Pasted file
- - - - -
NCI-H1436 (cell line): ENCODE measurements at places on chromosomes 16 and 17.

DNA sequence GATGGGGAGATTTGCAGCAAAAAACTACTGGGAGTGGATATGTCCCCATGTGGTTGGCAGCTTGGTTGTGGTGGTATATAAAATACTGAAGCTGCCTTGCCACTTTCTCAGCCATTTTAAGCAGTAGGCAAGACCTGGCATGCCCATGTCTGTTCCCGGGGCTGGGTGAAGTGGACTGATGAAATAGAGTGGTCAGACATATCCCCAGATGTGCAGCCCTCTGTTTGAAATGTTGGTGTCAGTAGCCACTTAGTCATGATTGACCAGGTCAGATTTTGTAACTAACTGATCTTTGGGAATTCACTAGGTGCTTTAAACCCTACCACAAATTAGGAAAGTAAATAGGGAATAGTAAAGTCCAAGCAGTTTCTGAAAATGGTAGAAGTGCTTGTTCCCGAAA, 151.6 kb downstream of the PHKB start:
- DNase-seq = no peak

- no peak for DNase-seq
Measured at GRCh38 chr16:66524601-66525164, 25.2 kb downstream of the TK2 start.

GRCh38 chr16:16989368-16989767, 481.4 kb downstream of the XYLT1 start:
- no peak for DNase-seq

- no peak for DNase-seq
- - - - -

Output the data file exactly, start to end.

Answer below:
NCI-H1436 (cell line): ENCODE measurements at places on chromosomes 16 and 17.

DNA sequence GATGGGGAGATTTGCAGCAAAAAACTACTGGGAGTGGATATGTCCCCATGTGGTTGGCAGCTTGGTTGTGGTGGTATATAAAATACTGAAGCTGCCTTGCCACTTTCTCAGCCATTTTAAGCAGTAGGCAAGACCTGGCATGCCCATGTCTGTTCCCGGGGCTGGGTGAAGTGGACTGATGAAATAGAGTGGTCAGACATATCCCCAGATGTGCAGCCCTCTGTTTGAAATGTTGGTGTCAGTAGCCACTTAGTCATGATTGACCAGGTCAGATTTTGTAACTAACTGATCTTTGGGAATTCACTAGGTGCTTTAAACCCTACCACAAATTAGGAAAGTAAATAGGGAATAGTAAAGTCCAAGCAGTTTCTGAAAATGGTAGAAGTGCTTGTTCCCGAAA, 151.6 kb downstream of the PHKB start:
- DNase-seq = no peak

- no peak for DNase-seq
Measured at GRCh38 chr16:66524601-66525164, 25.2 kb downstream of the TK2 start.

GRCh38 chr16:16989368-16989767, 481.4 kb downstream of the XYLT1 start:
- no peak for DNase-seq

- no peak for DNase-seq